“A personal treat does not have to break the bank and can be as simple as an at-home facial or sneaking a dessert in at the end of the day,” adds Goulet. Reider and Goulet share these tips and strategies for effortless and affordable ways to celebrate everyday indulgences. The silent treatment In today’s age of technology, the silent treatment is imperative to maintain sanity. Home phones, cell phones, email, instant messaging, pagers, not to mention the multiple ways you get pinged when you turn on the computer, can all be overwhelming. Get serious about your silent treatment and power off the technology. Turn off the ringer on all phones, shut down the computer, and turn off the television and the radio. Now it’s time for a 15 to 30 minute scheduled time out because you deserve a little peace and quiet. Bring nature indoors A great way to nurture yourself is to bring nature indoors. You can do this simply by cultivating a container garden. This could be a window box, urn, basket or round fish bowl. For a fabulous display of nature indoors use a Bonsai plant, an orchid, a robust green plant, herbs or layer two different kinds of tulips. This is especially good for chilly winter months as floral aromas and popping colors can brighten a dark day.

Photo courtesy of Edwards frozen desserts

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FALL 2009 • www.LehighValleyFamily.com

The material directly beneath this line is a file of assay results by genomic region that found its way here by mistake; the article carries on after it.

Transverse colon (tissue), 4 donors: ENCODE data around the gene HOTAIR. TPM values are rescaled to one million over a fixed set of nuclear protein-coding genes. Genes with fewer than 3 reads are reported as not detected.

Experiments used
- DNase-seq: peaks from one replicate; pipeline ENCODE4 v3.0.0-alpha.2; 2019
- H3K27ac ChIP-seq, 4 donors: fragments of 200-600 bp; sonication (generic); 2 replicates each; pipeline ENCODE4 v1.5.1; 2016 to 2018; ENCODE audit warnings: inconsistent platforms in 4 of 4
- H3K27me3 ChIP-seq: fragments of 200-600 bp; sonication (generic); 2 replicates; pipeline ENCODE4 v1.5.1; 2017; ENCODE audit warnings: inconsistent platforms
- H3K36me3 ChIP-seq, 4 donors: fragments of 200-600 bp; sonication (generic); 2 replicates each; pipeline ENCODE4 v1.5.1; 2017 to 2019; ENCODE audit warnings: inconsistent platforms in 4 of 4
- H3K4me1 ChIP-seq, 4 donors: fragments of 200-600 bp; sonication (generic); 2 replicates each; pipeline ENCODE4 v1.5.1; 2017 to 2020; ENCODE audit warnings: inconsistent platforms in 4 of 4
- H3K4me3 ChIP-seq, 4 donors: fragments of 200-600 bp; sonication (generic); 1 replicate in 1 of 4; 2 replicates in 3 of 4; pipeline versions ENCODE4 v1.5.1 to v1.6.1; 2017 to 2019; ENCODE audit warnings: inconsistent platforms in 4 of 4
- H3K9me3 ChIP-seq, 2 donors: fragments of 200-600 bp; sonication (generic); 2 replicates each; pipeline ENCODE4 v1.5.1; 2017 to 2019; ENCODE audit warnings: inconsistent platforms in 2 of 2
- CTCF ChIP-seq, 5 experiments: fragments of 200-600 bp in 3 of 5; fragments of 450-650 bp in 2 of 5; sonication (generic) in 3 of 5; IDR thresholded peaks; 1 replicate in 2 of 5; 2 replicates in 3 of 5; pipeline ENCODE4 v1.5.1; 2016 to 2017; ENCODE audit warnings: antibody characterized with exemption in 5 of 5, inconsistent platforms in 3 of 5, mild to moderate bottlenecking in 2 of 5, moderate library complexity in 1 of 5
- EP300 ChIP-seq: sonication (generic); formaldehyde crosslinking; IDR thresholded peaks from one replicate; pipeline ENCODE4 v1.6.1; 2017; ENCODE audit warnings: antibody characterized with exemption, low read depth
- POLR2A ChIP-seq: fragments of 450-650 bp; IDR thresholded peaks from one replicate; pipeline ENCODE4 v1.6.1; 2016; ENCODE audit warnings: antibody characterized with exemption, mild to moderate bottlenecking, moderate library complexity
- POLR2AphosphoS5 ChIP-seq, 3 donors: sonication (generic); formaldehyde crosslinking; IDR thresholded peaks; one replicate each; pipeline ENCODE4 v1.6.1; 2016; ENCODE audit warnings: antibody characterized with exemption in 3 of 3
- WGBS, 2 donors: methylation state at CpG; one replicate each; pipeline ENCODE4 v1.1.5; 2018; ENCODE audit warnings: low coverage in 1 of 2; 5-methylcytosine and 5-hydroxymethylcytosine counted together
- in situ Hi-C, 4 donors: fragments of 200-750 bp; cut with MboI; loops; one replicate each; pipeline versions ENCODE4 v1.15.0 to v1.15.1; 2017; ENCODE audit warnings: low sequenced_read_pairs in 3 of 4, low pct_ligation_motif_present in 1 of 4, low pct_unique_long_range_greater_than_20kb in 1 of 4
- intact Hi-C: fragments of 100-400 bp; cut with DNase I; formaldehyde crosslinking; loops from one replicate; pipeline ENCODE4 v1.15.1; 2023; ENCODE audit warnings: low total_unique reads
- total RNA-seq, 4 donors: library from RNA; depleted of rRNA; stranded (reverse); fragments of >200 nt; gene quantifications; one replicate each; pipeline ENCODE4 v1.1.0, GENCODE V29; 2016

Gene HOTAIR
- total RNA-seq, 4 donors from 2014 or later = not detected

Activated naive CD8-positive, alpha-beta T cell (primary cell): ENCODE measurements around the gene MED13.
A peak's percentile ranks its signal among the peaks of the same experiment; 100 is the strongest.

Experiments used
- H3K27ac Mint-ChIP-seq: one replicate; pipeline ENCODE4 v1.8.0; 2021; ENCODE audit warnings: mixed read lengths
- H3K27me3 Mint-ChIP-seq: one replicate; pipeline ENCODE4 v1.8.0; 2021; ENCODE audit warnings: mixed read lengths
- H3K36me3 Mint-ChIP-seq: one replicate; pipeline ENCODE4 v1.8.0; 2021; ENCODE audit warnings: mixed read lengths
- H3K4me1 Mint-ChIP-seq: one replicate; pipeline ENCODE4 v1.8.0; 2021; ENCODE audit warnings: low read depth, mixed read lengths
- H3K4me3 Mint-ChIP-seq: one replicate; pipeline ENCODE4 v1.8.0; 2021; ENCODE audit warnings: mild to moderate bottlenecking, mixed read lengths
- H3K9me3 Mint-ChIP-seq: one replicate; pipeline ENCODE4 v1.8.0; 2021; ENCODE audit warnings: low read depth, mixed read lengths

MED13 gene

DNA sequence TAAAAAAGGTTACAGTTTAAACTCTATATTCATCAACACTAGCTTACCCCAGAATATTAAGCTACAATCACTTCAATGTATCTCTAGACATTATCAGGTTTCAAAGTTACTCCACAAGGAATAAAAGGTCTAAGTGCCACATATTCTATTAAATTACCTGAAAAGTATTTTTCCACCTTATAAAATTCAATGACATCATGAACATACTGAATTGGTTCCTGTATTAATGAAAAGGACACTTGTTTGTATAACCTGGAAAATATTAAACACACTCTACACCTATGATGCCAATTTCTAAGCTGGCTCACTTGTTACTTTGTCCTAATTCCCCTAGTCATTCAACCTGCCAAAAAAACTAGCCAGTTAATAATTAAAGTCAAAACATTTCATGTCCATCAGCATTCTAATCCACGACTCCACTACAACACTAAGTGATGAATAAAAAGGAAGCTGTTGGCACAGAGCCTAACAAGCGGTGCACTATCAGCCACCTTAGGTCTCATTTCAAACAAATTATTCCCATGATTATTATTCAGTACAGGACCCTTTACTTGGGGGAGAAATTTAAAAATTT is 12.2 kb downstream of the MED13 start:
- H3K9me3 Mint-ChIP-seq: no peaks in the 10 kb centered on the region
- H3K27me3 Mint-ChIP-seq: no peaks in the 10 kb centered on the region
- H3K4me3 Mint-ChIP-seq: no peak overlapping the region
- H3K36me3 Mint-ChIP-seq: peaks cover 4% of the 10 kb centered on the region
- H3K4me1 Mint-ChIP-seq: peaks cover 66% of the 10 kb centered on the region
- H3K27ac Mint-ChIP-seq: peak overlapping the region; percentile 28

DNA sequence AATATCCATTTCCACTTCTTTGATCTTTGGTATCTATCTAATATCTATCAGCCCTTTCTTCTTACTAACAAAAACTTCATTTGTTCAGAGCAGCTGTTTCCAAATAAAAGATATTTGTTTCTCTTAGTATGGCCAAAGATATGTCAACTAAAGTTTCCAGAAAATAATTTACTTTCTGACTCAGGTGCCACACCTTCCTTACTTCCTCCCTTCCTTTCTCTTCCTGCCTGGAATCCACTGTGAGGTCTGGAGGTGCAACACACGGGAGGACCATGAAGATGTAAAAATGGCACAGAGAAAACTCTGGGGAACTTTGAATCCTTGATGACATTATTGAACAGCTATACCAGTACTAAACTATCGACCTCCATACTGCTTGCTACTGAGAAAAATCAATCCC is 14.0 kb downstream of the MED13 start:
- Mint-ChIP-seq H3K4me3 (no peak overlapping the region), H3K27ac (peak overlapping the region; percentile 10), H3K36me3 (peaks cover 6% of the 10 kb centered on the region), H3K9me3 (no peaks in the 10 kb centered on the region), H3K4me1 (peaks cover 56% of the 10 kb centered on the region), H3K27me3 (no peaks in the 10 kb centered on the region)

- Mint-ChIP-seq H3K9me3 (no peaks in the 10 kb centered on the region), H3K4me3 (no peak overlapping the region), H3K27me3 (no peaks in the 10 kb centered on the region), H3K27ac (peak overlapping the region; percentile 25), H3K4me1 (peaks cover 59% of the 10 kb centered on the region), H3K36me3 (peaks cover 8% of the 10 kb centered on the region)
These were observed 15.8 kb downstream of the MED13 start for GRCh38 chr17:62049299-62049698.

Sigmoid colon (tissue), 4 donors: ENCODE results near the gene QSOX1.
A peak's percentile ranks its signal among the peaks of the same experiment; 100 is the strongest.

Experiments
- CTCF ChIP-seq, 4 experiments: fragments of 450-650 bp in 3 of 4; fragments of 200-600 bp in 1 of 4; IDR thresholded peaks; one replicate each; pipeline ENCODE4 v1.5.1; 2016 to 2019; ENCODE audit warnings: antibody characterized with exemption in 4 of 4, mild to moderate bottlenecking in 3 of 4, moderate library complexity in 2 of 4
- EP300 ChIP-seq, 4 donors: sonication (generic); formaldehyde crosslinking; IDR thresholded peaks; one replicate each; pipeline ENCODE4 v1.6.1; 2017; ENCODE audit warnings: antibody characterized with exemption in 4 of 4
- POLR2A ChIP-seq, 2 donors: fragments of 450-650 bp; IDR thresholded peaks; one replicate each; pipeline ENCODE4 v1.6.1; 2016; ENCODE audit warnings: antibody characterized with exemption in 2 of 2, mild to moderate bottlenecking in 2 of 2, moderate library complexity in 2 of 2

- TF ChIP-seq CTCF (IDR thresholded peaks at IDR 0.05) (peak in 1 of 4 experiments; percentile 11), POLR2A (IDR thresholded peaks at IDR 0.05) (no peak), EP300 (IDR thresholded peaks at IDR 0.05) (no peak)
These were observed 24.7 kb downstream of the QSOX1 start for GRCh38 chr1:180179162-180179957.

The flip side Pamper yourself by flipping to the right side of your brain. Engaging in art and creative pursuits fires-up the right side of your brain, which is the side of the brain that savors freedom. The left side of your brain is good when you need to pay the bills or figure out your kids’ 5th grade math problem. Spend a little time painting, drawing, making jewelry or knitting. You deserve to play on the flip side. Back to basics It’s hard to do but it is important to put yourself at the top of the to-do list every once in a while. Simple indulgences, like an Edwards Singles Á La Modes dessert, are a quick and easy way to treat yourself to something sweet, as well as fill your kitchen with a delicious homebaked aroma. Essential essence Treat yourself to the power of fragrance. Aromatherapy sachets placed in drawers are a sensational way to feel good without having to do or spend much at all. If you’re looking for an energizing scent try citrus, peppermint or bergamot. To take the stress down a few notches choose lavender, chamomile, sandalwood or ylang-ylang. You deserve to tickle your nose. Budding beauty Invest in four to six bud vases or use any vase that’s lying around your house. Go to your local farmer’s market or grocery store and buy a bouquet of flowers. When you get home, break the flower bunch apart into single stems and place the flowers in the bud vases. Distribute these vases around the house in the rooms you visit most frequently. Place one by the kitchen sink, the vanity in your bathroom, on your nightstand, in the powder room and in your kids’ bedrooms. You’ll be amazed at how your kids will appreciate the gesture. Then when you walk around your home you’ll be greeted with flowers wherever you go. And you did it with just one bouquet. Hit your funny bone When it comes to our emotions it’s really hard to multitask. It’s nearly impossible to be sad and exuberant in the same exact moment. You deserve to laugh so choose more moments to get a giggle in your day. Read something funny or rent a funny movie. While life is full of stressful moments, the benefits of taking time to rejuvenate and unwind really can make a difference. For more information on Edwards Singles Á La Modes desserts, visit EdwardsBaking.com.